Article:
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Good Monday morning everybody. I’m ready for coffee. It looks cold and wet outside, but I think we got over an inch of welcome rainfall.
I stayed home yesterday due to different health issues and since I missed church and also club Wednesday. I don’t have much news.
Karen came one morning bringing me some arugula to sample so we’d know whether to plant some. So we all agree it is very good and that will be the something new this year.
And Kasey came an evening before the rain and did my chores. He put up a new smoke alarm and planted my tubs with lettuce, etc.
Burr came to take my garbage and to pick-up cans and had coffee with me. He keeps my pellets in the stove for me. If he happens to be gone anytime I can always depend on Trish who comes four days a week. She is my efficient aide and I appreciate her efforts very much. She makes it possible for me to stay home. I have been very blessed with the aides I’ve had and I love them all. So hi to Teresa, Vonda, Nicole and Trish.
I talked via phone with Retha Trent. Retha is older than me and lives home with no help and she still drives, as does Hester Tidwell, amazing stalwart Ozark woman!
Retha had daughter, Donna, and a friend visiting from Texas. They are teachers there. Donna comes every summer to spend vacation time with Mom. I was sorry I missed them when they stopped by club Wednesday.
My granddaughters, Ruby Lee and Nicole Wynn, had birthdays this month. Ruby’s was the 7th and Nikki’s was on the first day of spring. Happy times my dears.
I appreciate Barb Scott for the can of jalapenos. The best I’ve ever eaten and I have eaten on them every day since Burr dropped them off. I had a pan of fresh cornbread and I’ve found myself having a saucer with nothing but jalapenos and cornbread on it. Certainly cuts down on cooking. You must put the recipe on Facebook.
My son, Kasey, is an avid gardener. As I remember he was very reluctant when I coerced him into planting his first attempt he was hooked. He and I talked of my times passed when he came Friday and mostly of gardening. He was interested in my remembrances of always helping in the large garden my parents and grandparents co-planted and harvested. We girls always worked with them and set out gallons of onion sets on big wide beds. The garden chore I disliked was picking up dirty old potatoes. Daddy plowed them up with his trusty necessary garden horse. We picked up bucket after bucket of potatoes to be stored in the cellar, enough to feed two families all winter. Back in the time of my youth, gardens were huge with potato patches and truck patches planted seperately. After all our winter meals were grown and preserved to be eaten with the wild game my Dad and Old Tom Taylor, his tree hound, provided during the winter months. Nobody went to the store every day because plans were made ahead of time and the only food bought was the staples which were sugar and salt and things that couldn’t be grown. Every family was homesteaders with homegrown eggs and cows for milk, cream and butter and of course, several hogs cured and in the smokehouse. We always had five gallon lard cans filled with lard.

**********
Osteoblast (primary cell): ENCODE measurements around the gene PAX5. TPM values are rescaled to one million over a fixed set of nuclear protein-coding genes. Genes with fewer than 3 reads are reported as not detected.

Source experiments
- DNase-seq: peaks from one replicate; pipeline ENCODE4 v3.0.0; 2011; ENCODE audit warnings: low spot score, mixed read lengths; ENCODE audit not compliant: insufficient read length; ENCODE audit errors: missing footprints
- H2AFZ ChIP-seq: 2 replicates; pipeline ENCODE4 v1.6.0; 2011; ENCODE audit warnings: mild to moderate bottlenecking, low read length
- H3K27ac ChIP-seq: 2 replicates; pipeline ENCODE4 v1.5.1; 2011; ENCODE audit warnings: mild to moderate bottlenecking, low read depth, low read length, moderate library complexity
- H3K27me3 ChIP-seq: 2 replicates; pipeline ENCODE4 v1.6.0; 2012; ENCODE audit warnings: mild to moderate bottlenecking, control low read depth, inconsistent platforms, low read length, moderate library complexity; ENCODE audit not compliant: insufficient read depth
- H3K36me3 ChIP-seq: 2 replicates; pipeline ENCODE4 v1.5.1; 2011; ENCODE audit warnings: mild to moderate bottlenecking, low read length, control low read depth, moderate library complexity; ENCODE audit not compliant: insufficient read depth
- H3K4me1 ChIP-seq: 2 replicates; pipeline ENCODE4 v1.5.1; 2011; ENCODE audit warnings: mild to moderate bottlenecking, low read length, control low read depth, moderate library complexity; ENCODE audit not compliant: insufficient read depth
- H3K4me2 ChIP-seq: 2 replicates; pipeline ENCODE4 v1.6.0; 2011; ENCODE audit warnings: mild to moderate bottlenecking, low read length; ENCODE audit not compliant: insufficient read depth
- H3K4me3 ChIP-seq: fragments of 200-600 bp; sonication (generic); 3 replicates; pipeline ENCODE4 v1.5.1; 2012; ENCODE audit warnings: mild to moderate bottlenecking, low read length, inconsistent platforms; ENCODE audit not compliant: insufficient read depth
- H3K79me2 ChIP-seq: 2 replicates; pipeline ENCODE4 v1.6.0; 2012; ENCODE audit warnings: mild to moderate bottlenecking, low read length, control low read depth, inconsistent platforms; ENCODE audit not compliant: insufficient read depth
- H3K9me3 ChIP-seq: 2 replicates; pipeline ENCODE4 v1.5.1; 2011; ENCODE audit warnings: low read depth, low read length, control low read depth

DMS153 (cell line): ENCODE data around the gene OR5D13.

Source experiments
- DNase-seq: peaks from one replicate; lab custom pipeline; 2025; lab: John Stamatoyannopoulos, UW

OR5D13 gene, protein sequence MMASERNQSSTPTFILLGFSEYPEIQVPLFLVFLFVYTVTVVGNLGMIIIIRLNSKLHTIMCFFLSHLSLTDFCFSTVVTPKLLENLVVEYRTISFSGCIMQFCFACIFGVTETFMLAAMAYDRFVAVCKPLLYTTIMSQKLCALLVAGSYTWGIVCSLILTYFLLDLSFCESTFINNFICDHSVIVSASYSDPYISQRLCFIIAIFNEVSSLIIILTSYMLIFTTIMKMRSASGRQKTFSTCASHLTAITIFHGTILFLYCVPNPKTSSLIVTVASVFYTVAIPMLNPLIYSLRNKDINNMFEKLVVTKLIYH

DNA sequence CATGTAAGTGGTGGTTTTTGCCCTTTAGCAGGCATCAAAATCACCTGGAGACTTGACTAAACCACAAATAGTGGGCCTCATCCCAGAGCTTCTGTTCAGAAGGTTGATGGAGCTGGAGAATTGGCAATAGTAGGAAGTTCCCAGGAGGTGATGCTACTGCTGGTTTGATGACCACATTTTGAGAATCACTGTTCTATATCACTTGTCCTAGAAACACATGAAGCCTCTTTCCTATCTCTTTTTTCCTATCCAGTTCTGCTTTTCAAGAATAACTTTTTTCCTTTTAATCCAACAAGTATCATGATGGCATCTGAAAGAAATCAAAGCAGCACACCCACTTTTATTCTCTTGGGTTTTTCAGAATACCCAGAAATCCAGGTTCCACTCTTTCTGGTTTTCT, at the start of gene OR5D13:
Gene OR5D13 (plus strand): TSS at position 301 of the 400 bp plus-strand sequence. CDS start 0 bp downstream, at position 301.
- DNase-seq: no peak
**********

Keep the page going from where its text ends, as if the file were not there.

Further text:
Can you imagine a better time to have lived than way back then? It could be said, “We lived high on the hog” and I love sharing the times of my youth with my kids. Kasey says he was born way too late and wishes things hadn’t changed in the name of progress. I wonder what we are “progressing” toward. The good news is that the time of our Lord’s return is getting nearer and so as we look forward to better times we also look back to a time we might call heaven on earth.
Until next time, happy remembrances!